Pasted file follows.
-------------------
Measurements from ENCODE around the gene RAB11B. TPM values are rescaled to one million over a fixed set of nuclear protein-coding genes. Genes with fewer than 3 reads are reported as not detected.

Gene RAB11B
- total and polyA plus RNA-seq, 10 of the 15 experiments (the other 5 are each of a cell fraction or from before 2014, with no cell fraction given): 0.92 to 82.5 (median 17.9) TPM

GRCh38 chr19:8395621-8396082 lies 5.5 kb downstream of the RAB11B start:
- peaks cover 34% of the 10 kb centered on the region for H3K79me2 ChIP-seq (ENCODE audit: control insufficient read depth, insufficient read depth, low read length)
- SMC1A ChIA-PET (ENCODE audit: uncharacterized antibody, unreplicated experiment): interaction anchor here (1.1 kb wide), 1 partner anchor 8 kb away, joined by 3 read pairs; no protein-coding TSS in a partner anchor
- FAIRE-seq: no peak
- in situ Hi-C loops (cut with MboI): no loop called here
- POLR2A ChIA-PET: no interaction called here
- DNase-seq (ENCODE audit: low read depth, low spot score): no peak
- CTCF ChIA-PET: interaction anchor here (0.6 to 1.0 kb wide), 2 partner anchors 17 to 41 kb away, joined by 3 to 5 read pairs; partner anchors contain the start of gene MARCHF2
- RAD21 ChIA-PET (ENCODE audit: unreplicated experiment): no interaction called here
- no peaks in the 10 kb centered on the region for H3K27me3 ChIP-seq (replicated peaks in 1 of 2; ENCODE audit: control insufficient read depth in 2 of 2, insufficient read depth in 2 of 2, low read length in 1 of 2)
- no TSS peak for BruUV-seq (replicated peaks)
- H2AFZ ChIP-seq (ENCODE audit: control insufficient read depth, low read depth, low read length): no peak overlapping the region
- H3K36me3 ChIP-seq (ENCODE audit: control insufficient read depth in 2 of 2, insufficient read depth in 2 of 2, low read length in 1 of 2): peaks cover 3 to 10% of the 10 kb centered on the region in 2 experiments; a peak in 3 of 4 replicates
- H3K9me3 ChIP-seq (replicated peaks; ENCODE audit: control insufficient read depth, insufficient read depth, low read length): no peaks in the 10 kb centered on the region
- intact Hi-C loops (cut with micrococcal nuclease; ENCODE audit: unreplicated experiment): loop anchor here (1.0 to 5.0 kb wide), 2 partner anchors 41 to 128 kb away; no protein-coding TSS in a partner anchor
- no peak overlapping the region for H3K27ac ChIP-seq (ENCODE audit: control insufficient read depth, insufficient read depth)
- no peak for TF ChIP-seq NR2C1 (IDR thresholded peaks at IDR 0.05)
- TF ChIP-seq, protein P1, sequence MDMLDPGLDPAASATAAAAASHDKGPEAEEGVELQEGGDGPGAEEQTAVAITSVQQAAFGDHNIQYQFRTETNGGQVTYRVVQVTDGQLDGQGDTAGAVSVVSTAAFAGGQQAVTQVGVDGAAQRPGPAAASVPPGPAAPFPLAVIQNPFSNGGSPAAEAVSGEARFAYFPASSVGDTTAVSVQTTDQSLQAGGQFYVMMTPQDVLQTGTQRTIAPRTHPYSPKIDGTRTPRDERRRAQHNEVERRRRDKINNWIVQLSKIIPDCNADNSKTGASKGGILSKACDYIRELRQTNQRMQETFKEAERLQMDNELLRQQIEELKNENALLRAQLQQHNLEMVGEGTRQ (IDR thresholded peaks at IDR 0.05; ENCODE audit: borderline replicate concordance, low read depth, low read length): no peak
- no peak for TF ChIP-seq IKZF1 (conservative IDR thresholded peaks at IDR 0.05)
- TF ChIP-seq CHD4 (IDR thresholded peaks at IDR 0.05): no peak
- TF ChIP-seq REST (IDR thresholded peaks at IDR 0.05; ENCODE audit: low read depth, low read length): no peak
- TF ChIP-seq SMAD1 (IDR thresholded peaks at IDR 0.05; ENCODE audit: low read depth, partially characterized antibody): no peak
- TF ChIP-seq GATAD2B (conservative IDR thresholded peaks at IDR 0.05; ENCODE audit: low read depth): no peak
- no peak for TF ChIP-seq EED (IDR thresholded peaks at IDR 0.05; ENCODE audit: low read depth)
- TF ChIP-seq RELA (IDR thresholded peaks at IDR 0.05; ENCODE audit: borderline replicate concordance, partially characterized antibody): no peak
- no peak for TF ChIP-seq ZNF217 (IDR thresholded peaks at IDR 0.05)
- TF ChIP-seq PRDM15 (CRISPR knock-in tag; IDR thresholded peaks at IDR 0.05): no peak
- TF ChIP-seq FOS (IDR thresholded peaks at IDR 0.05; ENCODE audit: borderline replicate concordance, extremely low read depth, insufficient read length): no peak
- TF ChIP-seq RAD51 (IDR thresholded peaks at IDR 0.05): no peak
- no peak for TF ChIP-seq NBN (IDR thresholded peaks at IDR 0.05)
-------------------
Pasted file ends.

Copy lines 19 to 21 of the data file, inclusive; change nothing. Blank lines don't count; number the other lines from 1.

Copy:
- no peak overlapping the region for H3K27ac ChIP-seq (ENCODE audit: control insufficient read depth, insufficient read depth)
- no peak for TF ChIP-seq NR2C1 (IDR thresholded peaks at IDR 0.05)
- TF ChIP-seq, protein P1, sequence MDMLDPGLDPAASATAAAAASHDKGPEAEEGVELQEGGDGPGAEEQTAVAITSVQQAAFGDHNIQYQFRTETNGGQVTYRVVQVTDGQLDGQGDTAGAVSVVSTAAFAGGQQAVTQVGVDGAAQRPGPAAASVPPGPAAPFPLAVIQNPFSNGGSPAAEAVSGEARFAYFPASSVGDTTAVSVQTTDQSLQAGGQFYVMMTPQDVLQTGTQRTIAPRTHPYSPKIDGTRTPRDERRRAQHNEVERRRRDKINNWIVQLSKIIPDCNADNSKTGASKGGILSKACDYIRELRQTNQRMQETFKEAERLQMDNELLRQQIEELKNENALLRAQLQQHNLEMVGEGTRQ (IDR thresholded peaks at IDR 0.05; ENCODE audit: borderline replicate concordance, low read depth, low read length): no peak